Smolenice attracts visitors with mead and ghosts

A romantic castle nestles in the peaks above the village on the foothills of Small Carpathians mountains

Smolenice Castle Smolenice Castle (Source: Courtesy of Trnava Tourism )
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While each autumn children look forward to Halloween, adults will maybe find Medoween more attractive. The latter is an event combining the feast of Halloween with honey and the special drink made from it – medovina or mead.

Medoween will take place at Včelovina, a local producer of this special beverage, in Smolenice on October 14 between 17:00 and 22:00. At the event visitors will have an opportunity to taste several kinds of medovina but also a unique honey beer.

Festival of ghosts

One week later, the local romantic castle will open to children as it will turn into a place full of ghosts and spirits. During the Spirits at Smolenice Castle festival taking place on October 28 and 29 there will be a rich programme for children, a crafts market and archery. The castle will be open on Saturday from 11:00 until 22:00 and on Sunday from 10:00 until 19:00.

For cars there will be two parking places in the village. Those without cars can get to Smolenice by special buses departing from Trnavské Mýto bus stop in the direction of the airport at 10:00, Zlaté Piesky bus stop at 10:15, both in Bratislava, and from Senec (park place at Tesco supermarket) at 10:40.

The entrance ticket will cost €6 and a bus ticket will cost an additional €6; for children and the disabled it will be €4 and €5.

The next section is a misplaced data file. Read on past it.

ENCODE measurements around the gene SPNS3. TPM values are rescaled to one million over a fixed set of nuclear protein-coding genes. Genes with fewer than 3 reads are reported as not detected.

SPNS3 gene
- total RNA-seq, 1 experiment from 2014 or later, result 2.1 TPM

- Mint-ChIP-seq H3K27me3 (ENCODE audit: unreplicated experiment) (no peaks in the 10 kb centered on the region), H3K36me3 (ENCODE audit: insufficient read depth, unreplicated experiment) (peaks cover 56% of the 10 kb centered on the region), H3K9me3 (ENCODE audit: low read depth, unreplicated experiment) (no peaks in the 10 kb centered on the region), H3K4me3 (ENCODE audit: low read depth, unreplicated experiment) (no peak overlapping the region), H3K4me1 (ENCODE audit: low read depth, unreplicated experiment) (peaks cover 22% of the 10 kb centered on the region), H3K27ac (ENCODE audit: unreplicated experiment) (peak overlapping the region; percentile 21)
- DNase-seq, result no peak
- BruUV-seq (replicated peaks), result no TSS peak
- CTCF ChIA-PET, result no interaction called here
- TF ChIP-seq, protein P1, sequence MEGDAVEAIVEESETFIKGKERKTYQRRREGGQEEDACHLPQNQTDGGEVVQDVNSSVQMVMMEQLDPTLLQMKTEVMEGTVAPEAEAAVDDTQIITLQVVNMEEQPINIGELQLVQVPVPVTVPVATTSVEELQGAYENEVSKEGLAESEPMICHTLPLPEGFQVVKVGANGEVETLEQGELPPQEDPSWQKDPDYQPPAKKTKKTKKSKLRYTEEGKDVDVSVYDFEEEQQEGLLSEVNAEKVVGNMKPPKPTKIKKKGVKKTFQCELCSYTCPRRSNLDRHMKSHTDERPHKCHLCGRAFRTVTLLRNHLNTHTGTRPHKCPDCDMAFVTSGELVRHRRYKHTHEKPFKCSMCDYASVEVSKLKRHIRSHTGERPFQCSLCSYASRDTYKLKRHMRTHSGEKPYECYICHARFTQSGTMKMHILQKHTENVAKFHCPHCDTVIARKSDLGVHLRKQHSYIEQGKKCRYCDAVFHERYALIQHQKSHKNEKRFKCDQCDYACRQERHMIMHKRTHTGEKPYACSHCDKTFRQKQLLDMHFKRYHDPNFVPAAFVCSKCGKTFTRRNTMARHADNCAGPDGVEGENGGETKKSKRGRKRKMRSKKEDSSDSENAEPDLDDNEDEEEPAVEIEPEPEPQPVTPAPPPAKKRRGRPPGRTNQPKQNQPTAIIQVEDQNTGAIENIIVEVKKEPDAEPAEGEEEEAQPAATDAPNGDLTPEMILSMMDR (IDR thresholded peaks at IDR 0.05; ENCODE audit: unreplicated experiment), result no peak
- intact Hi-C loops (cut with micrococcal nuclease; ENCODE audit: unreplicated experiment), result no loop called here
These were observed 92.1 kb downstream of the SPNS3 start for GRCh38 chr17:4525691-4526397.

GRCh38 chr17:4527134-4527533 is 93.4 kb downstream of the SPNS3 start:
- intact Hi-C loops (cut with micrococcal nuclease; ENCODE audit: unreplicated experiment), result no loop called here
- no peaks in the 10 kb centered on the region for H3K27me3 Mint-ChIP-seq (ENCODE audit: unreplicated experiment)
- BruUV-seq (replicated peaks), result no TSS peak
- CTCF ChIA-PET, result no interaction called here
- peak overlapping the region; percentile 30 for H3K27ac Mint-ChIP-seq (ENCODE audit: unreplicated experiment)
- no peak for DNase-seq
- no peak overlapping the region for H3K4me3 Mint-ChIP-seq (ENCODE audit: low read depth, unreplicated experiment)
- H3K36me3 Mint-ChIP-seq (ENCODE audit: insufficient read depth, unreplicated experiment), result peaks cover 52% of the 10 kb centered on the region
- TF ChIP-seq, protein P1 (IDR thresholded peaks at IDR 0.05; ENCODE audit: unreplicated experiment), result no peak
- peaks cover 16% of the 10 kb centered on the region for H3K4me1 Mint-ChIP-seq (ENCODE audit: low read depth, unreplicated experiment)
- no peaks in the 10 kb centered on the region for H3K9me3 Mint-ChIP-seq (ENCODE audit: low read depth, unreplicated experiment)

Smolenice Castle

The role of Smolenice Castle – like other Small Carpathian castles – was to guard the wider region. In medieval Hungary, the Small Carpathians were a border range as the region west of the mountains was sparsely inhabited flatland with only a few military garrisons prepared to defend the kingdom.

Read also:The rise and fall of Slovak castles (Spectacular Slovakia - travel guide) Read more 

At the beginning of the 20th century the castle was a ruin. Its owner, Count Pálffy set his mind to rebuilding it and was inspired by the Kreuzenstein castle near Vienna. The rebuild was a big event and many local people had jobs working there for many years, as did a whole colony of special craftsmen from Italy, some permanently settling in the area. During World War II the castle tower was demolished after German soldiers made a machine-gun nest in it. After the war, the state completed its reconstruction. It became a representative place where the Slovak Academy of Sciences now holds scientific meetings.

The castle is open daily for tourists during July and August from 10:00 until 18:00 and during June and September each Sunday from 13:00 until 17:00.

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